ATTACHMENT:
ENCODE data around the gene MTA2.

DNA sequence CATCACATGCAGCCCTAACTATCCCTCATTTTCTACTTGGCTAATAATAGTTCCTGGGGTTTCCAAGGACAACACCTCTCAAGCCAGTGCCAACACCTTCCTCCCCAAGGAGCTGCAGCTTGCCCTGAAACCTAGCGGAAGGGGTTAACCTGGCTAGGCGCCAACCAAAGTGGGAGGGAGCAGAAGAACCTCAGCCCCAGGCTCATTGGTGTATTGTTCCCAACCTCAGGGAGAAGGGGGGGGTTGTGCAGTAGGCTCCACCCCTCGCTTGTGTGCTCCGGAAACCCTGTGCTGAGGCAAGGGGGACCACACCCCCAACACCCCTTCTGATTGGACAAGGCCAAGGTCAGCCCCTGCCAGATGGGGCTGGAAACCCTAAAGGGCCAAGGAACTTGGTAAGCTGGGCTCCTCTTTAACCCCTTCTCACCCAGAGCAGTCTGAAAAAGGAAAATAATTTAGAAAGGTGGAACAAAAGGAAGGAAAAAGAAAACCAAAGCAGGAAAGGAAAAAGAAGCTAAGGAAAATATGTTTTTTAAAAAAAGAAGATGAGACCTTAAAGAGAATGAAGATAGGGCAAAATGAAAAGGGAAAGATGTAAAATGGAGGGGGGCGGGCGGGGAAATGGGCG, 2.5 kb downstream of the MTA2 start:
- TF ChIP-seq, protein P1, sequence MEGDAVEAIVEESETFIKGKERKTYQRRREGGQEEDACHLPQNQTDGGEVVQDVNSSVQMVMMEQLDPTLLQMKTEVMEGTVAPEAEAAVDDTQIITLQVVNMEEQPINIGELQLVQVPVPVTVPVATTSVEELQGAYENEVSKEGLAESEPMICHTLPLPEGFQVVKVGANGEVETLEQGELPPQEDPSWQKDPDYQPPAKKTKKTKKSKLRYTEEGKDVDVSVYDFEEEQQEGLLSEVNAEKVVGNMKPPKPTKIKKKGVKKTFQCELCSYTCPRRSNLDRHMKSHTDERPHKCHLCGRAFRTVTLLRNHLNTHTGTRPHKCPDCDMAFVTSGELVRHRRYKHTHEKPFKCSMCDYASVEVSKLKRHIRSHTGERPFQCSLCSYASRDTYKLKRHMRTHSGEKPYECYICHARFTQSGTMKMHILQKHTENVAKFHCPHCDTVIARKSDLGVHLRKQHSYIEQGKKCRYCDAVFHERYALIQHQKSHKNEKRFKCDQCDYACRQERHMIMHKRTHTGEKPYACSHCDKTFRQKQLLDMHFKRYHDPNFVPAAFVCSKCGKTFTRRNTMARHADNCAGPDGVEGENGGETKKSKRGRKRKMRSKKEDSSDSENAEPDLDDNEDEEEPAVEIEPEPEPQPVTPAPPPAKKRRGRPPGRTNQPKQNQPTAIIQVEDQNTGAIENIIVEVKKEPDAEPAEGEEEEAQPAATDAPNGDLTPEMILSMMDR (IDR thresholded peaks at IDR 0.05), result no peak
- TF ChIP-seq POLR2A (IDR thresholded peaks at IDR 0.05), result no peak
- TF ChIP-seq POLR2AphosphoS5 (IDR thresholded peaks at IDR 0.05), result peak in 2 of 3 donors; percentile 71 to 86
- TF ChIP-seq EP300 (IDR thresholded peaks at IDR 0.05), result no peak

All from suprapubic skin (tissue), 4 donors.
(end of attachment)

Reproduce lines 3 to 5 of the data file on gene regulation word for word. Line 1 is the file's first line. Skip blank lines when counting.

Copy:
- TF ChIP-seq, protein P1, sequence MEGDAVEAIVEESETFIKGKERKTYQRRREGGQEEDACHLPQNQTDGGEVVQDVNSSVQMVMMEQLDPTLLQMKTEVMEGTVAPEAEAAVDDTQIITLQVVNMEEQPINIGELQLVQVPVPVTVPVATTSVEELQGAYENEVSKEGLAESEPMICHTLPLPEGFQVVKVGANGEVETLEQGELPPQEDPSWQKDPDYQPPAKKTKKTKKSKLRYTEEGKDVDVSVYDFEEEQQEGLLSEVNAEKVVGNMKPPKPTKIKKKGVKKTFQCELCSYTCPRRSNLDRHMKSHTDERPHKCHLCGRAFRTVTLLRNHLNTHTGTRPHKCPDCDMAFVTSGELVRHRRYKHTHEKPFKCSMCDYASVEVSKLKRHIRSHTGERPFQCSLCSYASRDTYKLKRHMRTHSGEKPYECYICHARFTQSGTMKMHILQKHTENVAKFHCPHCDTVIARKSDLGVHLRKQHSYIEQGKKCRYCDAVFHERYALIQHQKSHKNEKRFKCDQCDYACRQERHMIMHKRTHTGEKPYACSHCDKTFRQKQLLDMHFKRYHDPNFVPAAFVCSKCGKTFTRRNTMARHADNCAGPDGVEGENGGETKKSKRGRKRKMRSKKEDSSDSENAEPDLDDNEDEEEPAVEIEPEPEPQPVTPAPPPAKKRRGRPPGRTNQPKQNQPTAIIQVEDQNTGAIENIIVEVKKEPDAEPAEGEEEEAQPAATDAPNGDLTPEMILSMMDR (IDR thresholded peaks at IDR 0.05), result no peak
- TF ChIP-seq POLR2A (IDR thresholded peaks at IDR 0.05), result no peak
- TF ChIP-seq POLR2AphosphoS5 (IDR thresholded peaks at IDR 0.05), result peak in 2 of 3 donors; percentile 71 to 86